You might want to reconsider the virtues of virtue.
Is a clean bill of health from the doctor,
And the kids shouldn't move back home for more than a year,
And not being audited, overdrawn, in Wilkes-Barre, in a lawsuit or in traction.
Is falling asleep without Valium,
And having two breasts to put in my brassiere,
And not (yet) needing to get my blood pressure lowered, my eyelids raised or a second opinion.
And on Saturday nights
When my husband and I have rented
Something with Fred Astaire for the VCR,
And we're sitting around in our robes discussing
The state of the world, back exercises, our Keoghs,
And whether to fix the transmission or buy a new car,0
And we're eating a pint of rum-raisin ice cream on the grounds that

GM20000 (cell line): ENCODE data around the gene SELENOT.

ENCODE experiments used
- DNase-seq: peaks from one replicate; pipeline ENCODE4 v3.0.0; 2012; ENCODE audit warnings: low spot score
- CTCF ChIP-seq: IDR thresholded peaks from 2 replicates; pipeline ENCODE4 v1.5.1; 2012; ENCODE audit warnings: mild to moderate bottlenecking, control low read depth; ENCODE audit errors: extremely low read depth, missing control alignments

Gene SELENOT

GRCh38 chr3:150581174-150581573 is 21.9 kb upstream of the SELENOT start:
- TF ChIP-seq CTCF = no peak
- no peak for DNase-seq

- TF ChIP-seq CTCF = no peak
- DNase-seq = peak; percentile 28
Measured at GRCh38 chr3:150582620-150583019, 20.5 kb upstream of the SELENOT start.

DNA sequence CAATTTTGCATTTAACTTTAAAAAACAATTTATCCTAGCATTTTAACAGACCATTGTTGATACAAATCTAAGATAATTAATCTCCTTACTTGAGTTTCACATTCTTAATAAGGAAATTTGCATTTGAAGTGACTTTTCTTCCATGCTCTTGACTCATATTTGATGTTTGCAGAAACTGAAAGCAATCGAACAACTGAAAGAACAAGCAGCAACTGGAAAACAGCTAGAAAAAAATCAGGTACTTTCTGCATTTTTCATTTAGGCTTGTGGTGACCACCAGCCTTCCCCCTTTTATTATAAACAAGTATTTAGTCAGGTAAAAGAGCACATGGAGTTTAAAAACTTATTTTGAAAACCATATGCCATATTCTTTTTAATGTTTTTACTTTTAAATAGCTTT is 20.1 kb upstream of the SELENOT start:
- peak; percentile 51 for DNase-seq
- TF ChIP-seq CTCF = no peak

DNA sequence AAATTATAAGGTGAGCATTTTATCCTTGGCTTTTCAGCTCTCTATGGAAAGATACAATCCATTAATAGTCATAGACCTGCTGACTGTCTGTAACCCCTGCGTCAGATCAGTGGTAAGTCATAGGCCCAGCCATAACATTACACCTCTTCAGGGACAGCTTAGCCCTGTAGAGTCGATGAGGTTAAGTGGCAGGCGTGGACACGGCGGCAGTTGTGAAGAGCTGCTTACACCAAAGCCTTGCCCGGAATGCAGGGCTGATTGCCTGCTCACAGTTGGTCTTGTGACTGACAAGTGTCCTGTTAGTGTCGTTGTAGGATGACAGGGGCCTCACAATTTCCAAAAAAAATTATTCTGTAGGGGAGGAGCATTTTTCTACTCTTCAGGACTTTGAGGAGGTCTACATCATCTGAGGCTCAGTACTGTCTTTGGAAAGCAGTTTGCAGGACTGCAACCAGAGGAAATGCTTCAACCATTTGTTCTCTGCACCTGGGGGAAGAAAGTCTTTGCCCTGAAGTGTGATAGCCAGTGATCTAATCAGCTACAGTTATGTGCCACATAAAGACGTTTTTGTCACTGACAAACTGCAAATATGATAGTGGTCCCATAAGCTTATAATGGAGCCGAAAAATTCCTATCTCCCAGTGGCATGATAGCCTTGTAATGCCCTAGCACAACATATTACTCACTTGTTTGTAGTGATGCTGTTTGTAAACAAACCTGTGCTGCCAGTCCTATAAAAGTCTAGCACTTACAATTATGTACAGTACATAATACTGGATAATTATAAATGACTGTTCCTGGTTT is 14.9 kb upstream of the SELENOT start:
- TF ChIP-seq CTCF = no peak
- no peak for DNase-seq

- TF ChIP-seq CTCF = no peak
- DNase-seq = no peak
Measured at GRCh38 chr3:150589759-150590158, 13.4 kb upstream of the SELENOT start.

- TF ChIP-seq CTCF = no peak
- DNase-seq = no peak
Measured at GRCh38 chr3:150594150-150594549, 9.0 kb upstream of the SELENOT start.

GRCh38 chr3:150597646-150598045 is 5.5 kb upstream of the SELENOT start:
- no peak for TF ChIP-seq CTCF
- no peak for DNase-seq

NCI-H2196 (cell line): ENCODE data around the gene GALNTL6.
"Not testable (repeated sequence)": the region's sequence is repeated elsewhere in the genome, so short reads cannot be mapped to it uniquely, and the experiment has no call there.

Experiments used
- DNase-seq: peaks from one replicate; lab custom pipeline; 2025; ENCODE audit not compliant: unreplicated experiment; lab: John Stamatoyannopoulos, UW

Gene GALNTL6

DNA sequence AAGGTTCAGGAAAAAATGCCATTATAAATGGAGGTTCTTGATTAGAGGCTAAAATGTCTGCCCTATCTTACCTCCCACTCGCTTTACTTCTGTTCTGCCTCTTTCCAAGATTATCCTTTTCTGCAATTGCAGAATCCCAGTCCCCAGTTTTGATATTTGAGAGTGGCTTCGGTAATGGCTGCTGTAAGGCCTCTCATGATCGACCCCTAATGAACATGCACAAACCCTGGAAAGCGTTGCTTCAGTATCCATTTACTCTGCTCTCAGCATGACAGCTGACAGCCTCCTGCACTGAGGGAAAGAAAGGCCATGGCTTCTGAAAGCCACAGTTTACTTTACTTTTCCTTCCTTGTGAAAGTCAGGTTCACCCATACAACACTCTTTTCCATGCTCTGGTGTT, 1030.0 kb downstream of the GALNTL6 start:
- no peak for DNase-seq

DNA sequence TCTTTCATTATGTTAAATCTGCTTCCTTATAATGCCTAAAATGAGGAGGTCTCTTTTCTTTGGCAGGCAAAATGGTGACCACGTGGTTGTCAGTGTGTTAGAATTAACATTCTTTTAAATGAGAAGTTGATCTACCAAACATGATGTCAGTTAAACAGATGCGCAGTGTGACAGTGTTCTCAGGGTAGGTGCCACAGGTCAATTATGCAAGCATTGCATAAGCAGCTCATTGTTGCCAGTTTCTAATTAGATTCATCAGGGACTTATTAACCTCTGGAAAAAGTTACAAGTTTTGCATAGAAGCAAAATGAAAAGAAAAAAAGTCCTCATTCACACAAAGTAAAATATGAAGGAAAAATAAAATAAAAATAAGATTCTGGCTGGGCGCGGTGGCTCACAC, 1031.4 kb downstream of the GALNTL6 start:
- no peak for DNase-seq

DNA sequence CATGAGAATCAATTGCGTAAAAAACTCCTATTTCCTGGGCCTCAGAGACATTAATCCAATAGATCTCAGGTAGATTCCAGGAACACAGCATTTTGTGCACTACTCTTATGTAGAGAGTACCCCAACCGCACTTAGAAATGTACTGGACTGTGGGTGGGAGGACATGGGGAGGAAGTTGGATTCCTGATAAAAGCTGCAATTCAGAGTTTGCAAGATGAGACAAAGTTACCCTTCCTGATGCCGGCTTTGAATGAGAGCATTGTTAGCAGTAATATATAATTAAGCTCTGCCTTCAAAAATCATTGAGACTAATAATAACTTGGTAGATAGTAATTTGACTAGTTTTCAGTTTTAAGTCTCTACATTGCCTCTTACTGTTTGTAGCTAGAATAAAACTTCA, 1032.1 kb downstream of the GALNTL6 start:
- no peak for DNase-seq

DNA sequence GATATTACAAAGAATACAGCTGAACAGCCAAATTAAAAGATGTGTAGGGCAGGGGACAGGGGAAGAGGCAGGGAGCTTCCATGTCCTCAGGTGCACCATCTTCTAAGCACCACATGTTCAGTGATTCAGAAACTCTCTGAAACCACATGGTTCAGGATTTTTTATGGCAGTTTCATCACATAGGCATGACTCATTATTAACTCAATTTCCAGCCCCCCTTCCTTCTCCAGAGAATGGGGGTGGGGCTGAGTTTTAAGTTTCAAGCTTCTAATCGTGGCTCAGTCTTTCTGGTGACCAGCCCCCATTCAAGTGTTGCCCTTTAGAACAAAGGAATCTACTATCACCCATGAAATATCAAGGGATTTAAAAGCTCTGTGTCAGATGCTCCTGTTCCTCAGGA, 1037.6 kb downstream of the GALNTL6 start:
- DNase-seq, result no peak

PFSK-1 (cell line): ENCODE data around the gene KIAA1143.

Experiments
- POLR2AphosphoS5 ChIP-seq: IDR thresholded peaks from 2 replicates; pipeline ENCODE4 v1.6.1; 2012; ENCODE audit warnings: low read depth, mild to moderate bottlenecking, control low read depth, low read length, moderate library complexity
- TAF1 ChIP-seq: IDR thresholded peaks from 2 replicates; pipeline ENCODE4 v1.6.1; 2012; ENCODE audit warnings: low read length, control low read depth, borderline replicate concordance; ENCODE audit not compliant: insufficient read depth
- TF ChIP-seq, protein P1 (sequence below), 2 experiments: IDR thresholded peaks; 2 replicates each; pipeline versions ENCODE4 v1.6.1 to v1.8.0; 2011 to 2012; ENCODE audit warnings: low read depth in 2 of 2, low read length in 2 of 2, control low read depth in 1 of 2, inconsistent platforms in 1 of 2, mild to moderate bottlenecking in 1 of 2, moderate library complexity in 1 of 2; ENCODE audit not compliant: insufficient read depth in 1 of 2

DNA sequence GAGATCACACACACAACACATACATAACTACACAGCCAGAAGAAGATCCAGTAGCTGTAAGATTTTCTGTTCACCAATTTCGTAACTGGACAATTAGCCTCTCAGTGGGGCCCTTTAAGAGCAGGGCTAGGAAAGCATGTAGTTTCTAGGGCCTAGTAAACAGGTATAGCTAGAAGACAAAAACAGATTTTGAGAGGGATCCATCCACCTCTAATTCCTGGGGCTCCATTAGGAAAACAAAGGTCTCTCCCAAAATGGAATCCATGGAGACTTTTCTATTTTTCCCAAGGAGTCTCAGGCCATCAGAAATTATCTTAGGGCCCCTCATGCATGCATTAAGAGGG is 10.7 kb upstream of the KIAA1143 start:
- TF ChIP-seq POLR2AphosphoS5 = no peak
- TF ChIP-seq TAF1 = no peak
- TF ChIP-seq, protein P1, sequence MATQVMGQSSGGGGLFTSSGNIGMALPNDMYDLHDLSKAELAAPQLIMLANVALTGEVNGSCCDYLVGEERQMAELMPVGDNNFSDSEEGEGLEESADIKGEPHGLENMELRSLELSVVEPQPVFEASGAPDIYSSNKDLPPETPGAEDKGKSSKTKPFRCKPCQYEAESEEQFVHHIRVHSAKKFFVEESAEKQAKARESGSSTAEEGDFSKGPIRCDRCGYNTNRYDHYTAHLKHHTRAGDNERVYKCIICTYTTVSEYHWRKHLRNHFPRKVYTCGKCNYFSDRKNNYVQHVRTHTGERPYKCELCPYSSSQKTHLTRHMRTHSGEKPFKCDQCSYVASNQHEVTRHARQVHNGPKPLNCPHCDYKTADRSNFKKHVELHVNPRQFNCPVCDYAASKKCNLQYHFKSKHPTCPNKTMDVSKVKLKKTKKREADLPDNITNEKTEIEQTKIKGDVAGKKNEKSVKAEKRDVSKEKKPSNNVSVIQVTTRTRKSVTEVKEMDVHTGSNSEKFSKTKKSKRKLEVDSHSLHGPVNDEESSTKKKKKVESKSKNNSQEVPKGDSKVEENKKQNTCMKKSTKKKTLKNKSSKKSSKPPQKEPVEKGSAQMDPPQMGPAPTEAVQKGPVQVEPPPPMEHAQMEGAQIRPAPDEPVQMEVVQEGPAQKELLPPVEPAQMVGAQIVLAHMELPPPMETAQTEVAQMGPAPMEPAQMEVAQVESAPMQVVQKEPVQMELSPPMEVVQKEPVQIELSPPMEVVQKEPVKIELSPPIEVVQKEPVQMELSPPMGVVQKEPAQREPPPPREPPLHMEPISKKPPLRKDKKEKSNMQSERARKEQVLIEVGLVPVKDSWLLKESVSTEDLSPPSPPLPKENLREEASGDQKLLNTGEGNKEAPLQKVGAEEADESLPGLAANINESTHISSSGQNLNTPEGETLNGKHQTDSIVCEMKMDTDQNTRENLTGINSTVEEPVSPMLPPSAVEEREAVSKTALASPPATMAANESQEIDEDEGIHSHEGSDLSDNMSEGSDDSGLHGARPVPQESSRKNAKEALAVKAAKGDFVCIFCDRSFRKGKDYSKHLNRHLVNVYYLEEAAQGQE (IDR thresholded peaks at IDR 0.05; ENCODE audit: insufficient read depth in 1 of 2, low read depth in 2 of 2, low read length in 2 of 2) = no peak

Tomorrow we're starting a diet of fish, fruit and grain,
And my dad's in Miami dating a very nice widow,
And no one we love is in serious trouble or pain,
And our bringing-up-baby days are far behind us,
But our senior-citizen clays have not begun,
It's not what I called happiness
When I was twenty-one,
But it's turning out to be
What happiness is.
Text copyright © 1989 by Judith Viorst
Illustrations copyright © 1989 by John Alcorn
Meet the Author
Judith Viorst was born and brought up in New Jersey, graduated from Rutgers University, moved to Greenwich Village, and has lived in Washington, DC, since 1960, when she married Milton Viorst, a political writer. They have three sons and seven grandchildren. A 1981 graduate of the Washington Psychoanalytic Institute, Viorst writes in many different areas: science books; children’s picture books—including the beloved Alexander and the Terrible, Horrible, No Good, Very Bad Day, which was made into a box-office favorite movie of the same name; adult fiction and nonfiction; poetry for children and adults; and musicals.